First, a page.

Former Councilman Ed Gibson dies

Published 1:00 am Sunday, May 1, 2011

Ed Gibson, a former member of the Washington City Council, died Saturday at age 88.

Ed Gibson

Gibson served nine consecutive two-year terms on the council. He was first elected and took office in 1989. Voters seemed to like his fiscal conservatism and no-nonsense approach to city government.

Gibson was a proponent of annexation, if doing so was financially feasible for the city. Gibson contended that Washington must be more aggressive when it comes to annexation, particularly forced annexation, because it helps the city to grow.

“I think we are long overdue on annexation,” Gibson said in an interview in October 2005.

After 18 years on the council, Gibson chose not to seek re-election in 2007.

During his nine terms in office, Gibson served with Judy Meier Jennette when she was either a council member or mayor.

“I truly loved and admired Ed and enjoyed every minute I served on the council with him,” Jennette said Saturday afternoon. “He was a bright spot in my public service life. … He and I didn’t always agree on every issue, but what I loved most about Ed is that when we disagreed, we always ended up back as friends.”

Councilman Doug Mercer said he knew Gibson for years, with he and Gibson often siding on many issues, but sometimes he and Gibson “didn’t see eye to eye on some things.” The two did share a conservative approach when it came to city finances, Mercer shared.

“Ed worked for the good of Washington in a conservative manner,” Mercer said Saturday afternoon.

Mercer said he and Gibson shared more than a conservative nature when it came to city finances.

“Ed and I actually worked together at TG (Texasgulf, a forerunner of PotashCorp Aurora) for a while. We even commuted together some,” Mercer said.

“He was a real fountain of information for me because he was there so long,” said Mercer, recalling that Gibson would bring him up to speed on city matters whenever he (Mercer) would return to the council. Mercer was on and off the council several times during Gibson’s 18 years on the council.

Former Washington Mayor L. Stewart Rumley’s connection with Gibson goes back before the two met about two decades ago.

“Ed knew my mother. … They attended the same Presbyterian church in Atlanta,” Rumley said Saturday afternoon.

Rumley said he met Gibson when he (Rumley) was going door to door seeking support for his mayoral bid.

“He flat told me, ‘There’s no way in the world you’re going to beat Floyd Brothers (the mayor then),’” Rumley recalled.

Rumley won the election.

“He got a big charge telling that” in the years after that election, Rumley recalled. “Ed and I ended up becoming good friends.”

Rumley recalled that when he, Gibson and other city officials would attend meetings, conferences or other gatherings, Gibson would ask for a “doggie bag” for his leftover food. That food would make its way to Gibson’s dogs, Rumley said. Rumley said he would jokingly accuse Gibson of being a cheapskate, taking home his leftovers to feed his wife, Virginia.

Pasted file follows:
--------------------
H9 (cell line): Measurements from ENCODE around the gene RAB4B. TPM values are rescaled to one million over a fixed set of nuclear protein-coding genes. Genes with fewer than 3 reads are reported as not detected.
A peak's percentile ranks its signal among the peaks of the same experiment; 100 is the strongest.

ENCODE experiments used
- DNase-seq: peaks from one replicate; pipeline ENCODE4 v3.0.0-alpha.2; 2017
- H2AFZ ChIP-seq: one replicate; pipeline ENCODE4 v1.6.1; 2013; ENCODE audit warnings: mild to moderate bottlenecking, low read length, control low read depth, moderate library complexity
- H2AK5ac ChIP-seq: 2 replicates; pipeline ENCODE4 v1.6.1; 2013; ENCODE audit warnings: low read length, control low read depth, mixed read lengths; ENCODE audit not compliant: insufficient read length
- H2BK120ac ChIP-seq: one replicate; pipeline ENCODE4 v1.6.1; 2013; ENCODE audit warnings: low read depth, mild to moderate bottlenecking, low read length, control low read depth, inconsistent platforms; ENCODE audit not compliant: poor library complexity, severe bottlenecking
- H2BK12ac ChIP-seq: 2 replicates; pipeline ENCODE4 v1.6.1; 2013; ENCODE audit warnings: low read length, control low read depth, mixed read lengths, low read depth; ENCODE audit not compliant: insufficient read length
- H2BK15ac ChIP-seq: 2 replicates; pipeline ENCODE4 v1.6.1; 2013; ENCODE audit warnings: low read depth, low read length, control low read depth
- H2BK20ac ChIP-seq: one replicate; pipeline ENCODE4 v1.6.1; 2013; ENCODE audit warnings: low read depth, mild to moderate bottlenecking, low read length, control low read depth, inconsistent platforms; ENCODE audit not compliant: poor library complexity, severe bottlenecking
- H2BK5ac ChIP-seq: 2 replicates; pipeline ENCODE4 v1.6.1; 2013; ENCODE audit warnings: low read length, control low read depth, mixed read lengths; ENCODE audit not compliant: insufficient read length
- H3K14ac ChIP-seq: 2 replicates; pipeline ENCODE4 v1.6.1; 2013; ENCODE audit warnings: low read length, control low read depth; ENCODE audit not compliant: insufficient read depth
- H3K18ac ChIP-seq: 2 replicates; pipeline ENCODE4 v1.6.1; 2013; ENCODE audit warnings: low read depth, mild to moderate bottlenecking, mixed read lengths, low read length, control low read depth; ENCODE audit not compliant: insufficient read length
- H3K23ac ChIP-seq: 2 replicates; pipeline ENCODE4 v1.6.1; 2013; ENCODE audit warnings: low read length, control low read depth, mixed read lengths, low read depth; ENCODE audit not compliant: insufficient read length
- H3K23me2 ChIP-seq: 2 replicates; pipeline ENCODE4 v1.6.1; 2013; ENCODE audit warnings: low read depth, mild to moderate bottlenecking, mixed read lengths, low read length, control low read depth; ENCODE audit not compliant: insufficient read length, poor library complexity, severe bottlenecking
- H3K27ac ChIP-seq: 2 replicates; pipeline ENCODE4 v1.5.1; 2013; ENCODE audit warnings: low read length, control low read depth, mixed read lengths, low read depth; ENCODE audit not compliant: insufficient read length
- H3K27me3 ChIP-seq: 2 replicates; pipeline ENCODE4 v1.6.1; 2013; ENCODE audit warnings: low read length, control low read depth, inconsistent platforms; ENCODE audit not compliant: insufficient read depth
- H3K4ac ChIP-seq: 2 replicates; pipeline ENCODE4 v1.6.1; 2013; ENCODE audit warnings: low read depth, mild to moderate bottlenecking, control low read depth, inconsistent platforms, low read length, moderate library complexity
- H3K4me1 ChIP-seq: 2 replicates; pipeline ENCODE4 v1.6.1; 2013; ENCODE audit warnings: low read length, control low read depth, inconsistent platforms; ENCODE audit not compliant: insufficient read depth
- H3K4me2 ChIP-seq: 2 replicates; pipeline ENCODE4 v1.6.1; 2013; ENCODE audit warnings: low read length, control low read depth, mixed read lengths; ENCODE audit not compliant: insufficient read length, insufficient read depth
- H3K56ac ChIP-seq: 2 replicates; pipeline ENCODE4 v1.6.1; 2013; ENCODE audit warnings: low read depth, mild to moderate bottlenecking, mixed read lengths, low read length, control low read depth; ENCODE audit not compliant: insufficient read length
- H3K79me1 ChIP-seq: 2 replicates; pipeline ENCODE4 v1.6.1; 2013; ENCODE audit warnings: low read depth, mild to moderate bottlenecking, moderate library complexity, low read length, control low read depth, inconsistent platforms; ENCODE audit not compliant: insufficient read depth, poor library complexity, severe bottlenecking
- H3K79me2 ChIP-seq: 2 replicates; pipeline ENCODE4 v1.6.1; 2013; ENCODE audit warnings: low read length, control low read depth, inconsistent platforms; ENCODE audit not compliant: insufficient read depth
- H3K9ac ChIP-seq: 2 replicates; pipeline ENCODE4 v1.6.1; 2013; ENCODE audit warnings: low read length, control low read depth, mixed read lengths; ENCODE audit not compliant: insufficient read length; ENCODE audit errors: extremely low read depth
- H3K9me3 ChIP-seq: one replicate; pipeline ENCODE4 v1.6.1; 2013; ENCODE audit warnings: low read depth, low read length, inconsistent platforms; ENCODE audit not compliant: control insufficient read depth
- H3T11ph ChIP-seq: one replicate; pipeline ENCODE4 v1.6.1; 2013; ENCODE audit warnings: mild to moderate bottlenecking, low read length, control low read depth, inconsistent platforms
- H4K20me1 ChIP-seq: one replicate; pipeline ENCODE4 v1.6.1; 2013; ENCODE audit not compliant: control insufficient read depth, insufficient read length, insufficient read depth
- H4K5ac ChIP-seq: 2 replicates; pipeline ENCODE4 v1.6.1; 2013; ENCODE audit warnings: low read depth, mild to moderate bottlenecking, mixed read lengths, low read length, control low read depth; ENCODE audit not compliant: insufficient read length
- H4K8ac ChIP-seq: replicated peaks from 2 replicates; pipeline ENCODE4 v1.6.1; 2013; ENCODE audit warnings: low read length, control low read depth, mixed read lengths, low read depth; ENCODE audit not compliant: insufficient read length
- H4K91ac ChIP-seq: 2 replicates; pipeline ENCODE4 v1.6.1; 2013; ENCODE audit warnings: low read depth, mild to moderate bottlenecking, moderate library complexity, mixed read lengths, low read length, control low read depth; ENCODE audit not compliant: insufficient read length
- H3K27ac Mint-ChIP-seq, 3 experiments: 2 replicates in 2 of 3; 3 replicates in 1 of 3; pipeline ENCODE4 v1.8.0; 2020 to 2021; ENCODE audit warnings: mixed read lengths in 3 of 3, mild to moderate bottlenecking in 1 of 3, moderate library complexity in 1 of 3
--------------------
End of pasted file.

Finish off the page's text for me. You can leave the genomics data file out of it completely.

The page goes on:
Sometimes, Gibson was hard to figure out when it came to politics and taking care of city business.

“He was always a wild card. You could never tell which way he was going to vote,” Rumley said.

On Dec. 19, 2007, the council honored Gibson with a proclamation recognizing his service to the city.

Gibson, who graduated from N.C. State University, played football for the Wolfpack, once blocking a punt in a game against Miami University in the Orange Bowl stadium in 1942, which resulted in N.C. State winning the game 2-0. He graduated from N.C. State with a degree in chemical engineering

After graduating from N.C. State, Gibson served as an officer in the Navy, including service in the Pacific Theater during World War II. Gibson moved to Washington in 1971.

About Mike Voss

Mike Voss is the contributing editor at the Washington Daily News. He has a daughter and four grandchildren. Except for nearly six years he worked at the Free Lance-Star in Fredericksburg, Va., in the early to mid-1990s, he has been at the Daily News since April 1986.
Journalism awards:
• Pulitzer Prize for Meritorious Public Service, 1990.
• Society of Professional Journalists: Sigma Delta Chi Award, Bronze Medallion.
• Associated Press Managing Editors’ Public Service Award.
• Investigative Reporters & Editors’ Award.
• North Carolina Press Association, First Place, Public Service Award, 1989.
• North Carolina Press Association, Second Place, Investigative Reporting, 1990.
All those were for the articles he and Betty Gray wrote about the city’s contaminated water system in 1989-1990.
• North Carolina Press Association, First Place, Investigative Reporting, 1991.
• North Carolina Press Association, Third Place, General News Reporting, 2005.
• North Carolina Press Association, Second Place, Lighter Columns, 2006.
Recently learned he will receive another award.
• North Carolina Press Association, First Place, Lighter Columns, 2010.
4. Lectured at or served on seminar panels at journalism schools at UNC-Chapel Hill, University of Maryland, Columbia University, Mary Washington University and Francis Marion University.

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